When we set out to plant Summit Crossing 11 years ago, our goals went beyond “planting a church.” We desired to be used by God to spark a movement. We desired to emulate the first century church we read about in Acts. We desired to be a church body that loved Christ and loved one another well. Our goal was to be a New Testament church in the 21st century.

Honestly, as a core group, we had no clue what we were doing. While I have served as a Minister to Students for 15 years, I had never pastored a church. The rest of our team consisted of a couple of physical therapists, an event coordinator, a computer programer, a few stay-at-home moms, and a helicopter pilot. We knew, however, that despite our combined lack of experience, God was calling us to not only plant one church, but to see multiple churches planted. And now, by God’s grace, in the last 11 years we have been able to plant 2 other Summit Crossing Churches. We have also been able to be a part of the equipping and sending out of 6 other church planters. Here are a few of the lessons we have learned along the way.

Lessons Learned

1. Church-planting churches have the right leader.

Healthy churches require healthy leadership. This may seem pretty basic, but making sure a leader is heathy requires intentionality. If a leader has major gaps in his life (whether it be family, finances, or sin patterns), these “gospel gaps” will inevitably lead to gospel gaps within the church. A healthy leader will produce healthy teams, which in turn produces a healthy church.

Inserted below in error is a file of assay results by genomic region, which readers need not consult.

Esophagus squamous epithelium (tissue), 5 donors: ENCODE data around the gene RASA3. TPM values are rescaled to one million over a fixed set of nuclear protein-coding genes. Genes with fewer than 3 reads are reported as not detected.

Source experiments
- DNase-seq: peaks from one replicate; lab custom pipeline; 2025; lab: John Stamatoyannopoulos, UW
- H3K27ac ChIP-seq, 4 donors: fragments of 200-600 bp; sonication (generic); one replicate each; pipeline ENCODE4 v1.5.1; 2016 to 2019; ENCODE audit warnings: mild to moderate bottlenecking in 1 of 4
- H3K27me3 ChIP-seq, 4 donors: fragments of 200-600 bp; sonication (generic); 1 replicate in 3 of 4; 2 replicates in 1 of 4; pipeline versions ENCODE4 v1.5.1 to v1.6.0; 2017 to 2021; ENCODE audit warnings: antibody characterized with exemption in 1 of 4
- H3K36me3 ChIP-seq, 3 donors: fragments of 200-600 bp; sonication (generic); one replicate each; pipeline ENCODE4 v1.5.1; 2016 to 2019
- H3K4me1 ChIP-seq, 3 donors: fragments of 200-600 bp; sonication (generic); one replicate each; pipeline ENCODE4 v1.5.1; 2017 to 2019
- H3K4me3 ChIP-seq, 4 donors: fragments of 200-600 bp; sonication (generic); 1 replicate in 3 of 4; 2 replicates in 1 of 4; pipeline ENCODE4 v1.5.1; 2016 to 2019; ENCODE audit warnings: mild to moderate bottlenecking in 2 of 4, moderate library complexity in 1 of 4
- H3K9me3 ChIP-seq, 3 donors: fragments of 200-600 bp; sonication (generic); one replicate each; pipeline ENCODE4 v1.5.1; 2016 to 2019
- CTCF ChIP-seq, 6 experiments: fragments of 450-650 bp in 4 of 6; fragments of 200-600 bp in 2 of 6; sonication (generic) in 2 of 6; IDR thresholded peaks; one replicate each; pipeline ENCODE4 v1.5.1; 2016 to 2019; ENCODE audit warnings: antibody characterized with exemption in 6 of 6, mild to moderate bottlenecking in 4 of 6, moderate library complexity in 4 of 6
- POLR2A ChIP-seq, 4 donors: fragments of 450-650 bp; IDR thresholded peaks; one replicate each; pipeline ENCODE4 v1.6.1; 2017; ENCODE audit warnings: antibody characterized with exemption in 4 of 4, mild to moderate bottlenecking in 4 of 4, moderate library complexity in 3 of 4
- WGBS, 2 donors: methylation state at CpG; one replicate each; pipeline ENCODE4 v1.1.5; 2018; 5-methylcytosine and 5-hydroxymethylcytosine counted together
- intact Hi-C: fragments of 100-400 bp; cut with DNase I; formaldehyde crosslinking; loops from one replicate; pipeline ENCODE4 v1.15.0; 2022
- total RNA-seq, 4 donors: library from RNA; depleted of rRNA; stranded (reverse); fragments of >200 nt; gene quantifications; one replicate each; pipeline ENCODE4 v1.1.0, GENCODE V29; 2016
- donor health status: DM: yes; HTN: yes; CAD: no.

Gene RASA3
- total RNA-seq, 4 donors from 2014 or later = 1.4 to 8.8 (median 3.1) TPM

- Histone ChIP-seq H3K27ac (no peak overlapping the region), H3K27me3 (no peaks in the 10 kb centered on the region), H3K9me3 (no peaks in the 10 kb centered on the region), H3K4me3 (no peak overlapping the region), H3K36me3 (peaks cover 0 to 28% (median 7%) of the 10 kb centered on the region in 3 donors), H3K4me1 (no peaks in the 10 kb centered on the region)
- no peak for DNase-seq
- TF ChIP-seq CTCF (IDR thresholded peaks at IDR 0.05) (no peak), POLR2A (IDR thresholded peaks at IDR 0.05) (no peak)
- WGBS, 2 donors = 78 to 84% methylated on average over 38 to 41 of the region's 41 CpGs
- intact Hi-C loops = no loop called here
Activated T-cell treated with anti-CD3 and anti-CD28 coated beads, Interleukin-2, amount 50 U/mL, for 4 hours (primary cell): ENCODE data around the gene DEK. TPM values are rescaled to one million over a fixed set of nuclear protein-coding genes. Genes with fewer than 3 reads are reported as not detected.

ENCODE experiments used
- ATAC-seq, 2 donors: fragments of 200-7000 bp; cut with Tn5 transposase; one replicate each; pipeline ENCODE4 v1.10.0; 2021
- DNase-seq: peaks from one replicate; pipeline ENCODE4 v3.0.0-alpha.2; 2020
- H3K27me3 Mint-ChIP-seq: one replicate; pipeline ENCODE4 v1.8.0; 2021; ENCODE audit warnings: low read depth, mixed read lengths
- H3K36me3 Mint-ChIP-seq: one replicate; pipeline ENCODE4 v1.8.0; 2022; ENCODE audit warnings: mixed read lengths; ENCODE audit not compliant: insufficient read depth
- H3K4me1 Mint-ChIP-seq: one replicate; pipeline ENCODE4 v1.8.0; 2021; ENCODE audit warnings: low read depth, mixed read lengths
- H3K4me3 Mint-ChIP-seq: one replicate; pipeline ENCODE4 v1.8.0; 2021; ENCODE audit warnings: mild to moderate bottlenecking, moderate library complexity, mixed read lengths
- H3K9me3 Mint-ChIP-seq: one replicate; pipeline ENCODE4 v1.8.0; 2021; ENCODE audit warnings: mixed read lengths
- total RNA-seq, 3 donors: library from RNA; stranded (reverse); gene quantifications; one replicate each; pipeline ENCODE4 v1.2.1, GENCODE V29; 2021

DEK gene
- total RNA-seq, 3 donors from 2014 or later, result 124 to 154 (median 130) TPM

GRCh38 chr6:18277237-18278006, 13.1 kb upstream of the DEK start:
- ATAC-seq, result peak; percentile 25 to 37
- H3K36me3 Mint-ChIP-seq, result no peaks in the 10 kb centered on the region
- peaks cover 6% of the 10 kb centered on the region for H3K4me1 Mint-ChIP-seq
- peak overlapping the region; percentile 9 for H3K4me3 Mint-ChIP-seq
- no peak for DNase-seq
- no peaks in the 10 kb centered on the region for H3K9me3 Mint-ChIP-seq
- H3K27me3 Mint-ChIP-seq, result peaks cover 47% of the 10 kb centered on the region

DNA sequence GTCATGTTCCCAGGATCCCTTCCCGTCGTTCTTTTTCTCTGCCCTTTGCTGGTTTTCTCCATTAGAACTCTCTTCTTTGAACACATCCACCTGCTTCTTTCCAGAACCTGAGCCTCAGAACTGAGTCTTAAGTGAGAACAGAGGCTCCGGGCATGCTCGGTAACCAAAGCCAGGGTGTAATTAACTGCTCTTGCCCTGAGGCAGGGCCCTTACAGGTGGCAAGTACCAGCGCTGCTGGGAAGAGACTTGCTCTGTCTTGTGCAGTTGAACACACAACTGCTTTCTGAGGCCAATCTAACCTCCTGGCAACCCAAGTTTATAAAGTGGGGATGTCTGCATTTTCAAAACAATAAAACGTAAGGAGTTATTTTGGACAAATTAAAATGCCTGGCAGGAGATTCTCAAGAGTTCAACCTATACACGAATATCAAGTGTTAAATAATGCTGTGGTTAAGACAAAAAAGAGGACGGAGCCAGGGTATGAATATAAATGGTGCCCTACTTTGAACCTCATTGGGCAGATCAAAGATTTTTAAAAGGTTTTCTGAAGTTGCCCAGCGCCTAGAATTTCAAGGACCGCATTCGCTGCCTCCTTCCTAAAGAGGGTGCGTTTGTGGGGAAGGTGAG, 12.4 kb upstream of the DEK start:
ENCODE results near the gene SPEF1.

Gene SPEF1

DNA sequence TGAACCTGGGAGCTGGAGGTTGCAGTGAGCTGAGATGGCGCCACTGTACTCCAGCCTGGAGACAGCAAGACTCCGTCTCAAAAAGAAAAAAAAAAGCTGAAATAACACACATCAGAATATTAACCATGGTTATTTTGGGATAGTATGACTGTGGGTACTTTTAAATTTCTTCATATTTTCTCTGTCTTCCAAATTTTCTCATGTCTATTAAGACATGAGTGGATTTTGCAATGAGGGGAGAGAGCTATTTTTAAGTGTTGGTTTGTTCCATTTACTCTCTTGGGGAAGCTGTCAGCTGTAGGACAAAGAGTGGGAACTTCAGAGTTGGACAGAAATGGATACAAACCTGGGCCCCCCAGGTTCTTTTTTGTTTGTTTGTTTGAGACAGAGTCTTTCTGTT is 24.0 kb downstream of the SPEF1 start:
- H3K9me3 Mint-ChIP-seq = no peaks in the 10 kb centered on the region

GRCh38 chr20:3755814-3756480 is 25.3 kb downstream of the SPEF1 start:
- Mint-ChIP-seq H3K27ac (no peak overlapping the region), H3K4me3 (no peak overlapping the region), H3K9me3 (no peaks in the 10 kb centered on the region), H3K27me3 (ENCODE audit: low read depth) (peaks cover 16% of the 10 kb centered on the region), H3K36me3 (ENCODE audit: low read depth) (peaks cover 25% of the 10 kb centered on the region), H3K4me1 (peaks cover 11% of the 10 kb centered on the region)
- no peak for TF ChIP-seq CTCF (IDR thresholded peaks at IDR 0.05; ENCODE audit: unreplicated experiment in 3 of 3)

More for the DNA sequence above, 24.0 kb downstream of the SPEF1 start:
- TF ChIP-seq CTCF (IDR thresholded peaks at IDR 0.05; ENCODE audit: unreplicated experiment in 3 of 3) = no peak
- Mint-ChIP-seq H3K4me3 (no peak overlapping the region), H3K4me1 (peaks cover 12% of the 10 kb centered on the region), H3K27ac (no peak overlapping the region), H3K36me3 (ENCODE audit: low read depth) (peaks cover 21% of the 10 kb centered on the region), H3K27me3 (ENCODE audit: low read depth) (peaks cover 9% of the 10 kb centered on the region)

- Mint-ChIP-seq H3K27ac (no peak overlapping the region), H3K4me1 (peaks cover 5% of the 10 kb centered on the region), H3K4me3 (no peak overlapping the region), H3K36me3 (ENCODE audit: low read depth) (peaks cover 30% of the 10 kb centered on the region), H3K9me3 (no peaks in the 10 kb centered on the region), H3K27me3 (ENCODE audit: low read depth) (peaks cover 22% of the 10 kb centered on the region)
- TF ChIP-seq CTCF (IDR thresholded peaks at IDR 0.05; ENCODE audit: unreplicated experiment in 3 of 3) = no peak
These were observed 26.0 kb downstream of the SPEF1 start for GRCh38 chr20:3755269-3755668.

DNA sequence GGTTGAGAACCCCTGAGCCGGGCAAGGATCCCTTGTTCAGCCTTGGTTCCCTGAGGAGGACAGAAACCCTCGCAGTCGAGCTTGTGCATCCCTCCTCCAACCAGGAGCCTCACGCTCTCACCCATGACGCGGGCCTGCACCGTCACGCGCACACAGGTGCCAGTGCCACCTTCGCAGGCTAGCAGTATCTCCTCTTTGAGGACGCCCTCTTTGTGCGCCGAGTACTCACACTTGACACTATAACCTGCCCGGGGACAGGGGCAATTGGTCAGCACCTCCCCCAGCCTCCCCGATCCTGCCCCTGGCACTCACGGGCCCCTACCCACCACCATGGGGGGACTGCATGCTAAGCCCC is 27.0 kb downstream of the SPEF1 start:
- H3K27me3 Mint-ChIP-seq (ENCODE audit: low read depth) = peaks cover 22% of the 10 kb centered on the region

If the church plant depends on the talents and efforts of one man, it will not succeed . . . We plant with teams. These teams include equipped men and women who are willing and ready to engage on the front lines. 

Not only must the leader be healthy, he must have a healthy vision for the area in which the church is being planted. Early in our journey, we made the mistake of geographically planting a leader who had a pastoral calling on his life in a region in which he was not necessarily “called” to. The lack of vision from the leader led to a lack of vision for the church plant. There was a lack of cultural engagement and therefore, the church never gained traction. We pulled back and refocused our efforts on Gospel Communities instead of continuing to attempt a gathering. Lesson learned.

2. Church-planting churches have the right team.

If the church plant depends on the talents and efforts of one man, it will not succeed. We were blessed to plant Summit Crossing with a team. As I mentioned earlier, this team was not experienced but they were sold out. Each and every family member was called and ready to give their life away for the mission. I have seen many a solo church planter launch out with the full intent to lay it all on the line. It needs to be said that solo missions are difficult missions. We plant with teams. These teams include equipped men and women who are willing and ready to engage on the front lines. We look for individuals who know the cost and are willing to sacrifice to move the Kingdom forward.

We desire a core group of committed followers who not only have memorized Luke 9:23 but actually live it. It is for these that we pray for. These are the ones we send out.

3. Church-planting churches have the right motive.

Church planting is a biblical idea, but one may ask, “When is planting a church a bad idea?” The motive behind planting can be faulty if we are not careful. Here are a few motives we believe are dangerous and need to be checked.

Are you planting a church to provide a platform for gifted individuals to use their gifts?